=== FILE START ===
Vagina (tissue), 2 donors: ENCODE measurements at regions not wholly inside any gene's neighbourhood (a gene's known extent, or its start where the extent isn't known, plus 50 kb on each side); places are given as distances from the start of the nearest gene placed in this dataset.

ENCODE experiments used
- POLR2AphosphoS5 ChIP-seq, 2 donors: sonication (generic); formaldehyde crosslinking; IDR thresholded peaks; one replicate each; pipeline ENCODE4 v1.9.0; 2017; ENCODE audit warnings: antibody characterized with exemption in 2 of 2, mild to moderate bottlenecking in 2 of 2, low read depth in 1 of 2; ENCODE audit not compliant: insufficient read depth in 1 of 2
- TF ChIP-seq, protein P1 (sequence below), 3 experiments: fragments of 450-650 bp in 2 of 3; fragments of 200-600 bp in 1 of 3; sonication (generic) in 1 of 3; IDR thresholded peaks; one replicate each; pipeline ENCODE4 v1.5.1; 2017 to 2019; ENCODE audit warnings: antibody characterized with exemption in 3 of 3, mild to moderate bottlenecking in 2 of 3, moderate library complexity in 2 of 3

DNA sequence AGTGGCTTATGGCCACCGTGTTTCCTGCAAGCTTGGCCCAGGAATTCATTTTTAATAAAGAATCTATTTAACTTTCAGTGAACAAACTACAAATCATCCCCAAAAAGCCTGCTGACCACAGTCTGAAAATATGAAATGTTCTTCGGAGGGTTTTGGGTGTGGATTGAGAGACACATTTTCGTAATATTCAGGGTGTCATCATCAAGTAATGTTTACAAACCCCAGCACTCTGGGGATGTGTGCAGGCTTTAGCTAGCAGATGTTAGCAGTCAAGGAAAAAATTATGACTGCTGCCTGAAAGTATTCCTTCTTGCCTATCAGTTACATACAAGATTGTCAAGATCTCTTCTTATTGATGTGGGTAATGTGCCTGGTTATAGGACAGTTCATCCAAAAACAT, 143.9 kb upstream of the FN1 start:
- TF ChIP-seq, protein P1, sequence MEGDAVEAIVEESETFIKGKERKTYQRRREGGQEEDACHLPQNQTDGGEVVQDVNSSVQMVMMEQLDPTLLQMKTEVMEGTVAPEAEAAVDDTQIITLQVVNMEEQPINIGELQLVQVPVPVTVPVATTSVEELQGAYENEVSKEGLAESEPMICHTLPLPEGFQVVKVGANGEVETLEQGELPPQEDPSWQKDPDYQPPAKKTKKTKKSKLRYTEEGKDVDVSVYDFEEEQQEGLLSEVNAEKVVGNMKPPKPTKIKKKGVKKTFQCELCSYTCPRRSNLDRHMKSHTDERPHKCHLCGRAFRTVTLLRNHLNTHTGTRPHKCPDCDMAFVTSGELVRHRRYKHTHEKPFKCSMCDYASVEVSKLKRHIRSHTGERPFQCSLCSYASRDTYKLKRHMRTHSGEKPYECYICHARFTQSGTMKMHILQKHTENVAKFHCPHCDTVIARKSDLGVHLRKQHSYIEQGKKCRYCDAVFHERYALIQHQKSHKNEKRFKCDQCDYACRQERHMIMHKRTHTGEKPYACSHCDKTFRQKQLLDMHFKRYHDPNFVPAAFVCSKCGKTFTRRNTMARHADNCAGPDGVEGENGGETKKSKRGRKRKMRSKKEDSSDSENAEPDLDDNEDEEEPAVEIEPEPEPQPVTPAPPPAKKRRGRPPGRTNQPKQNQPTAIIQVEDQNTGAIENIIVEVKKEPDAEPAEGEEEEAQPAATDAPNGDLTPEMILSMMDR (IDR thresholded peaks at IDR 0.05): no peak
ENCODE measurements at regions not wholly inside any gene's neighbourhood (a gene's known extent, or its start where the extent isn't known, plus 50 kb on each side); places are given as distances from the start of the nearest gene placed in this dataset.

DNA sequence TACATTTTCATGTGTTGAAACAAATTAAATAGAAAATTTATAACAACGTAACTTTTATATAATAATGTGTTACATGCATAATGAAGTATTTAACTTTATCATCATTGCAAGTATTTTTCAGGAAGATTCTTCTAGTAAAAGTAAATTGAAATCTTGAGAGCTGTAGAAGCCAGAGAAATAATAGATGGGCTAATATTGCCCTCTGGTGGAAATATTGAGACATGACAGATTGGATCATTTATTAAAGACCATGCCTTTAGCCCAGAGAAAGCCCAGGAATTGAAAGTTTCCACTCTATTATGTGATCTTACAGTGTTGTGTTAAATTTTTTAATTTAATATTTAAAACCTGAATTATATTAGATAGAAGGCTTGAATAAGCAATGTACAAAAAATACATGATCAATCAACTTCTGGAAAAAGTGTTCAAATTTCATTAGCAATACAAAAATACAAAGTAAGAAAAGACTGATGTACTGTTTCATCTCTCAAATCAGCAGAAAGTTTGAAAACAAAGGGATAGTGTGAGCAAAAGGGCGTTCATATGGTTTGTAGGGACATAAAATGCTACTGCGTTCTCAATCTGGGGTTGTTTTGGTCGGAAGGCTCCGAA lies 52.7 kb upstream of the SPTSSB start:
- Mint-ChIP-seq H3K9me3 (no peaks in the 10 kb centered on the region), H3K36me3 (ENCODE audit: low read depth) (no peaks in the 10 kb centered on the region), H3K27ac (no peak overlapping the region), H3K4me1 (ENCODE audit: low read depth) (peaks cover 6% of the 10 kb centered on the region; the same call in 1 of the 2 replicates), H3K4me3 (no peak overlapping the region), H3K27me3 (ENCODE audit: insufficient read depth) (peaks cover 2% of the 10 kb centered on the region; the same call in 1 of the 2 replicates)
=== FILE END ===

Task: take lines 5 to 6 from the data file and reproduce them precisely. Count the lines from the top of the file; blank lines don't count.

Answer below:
DNA sequence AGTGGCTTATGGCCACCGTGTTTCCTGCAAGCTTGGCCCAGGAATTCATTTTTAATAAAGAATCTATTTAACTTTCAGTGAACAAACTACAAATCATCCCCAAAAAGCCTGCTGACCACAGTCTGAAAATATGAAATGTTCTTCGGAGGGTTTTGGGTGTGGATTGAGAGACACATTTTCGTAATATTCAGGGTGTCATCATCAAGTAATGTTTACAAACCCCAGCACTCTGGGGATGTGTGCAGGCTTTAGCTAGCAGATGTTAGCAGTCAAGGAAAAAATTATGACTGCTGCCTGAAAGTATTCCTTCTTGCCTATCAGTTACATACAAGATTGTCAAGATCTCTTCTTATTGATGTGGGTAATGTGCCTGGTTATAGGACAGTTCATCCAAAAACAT, 143.9 kb upstream of the FN1 start:
- TF ChIP-seq, protein P1, sequence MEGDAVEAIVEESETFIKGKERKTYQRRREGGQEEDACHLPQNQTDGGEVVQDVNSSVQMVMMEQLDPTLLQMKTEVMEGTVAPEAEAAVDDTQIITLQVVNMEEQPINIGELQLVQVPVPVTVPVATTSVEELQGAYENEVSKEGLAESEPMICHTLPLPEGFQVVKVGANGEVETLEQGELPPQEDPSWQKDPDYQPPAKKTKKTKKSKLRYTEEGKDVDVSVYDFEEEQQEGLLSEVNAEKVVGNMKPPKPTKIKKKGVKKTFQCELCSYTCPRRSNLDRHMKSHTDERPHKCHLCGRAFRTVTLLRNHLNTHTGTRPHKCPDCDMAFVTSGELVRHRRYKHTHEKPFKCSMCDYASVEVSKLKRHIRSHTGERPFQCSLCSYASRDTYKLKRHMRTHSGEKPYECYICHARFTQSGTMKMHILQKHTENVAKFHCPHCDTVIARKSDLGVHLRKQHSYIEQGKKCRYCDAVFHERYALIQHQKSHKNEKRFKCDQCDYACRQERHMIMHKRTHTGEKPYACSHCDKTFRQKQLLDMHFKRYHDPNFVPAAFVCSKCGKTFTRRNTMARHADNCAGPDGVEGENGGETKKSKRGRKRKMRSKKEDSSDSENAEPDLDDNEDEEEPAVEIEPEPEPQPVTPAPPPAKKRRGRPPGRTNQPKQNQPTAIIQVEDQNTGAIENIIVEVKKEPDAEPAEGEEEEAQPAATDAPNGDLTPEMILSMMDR (IDR thresholded peaks at IDR 0.05): no peak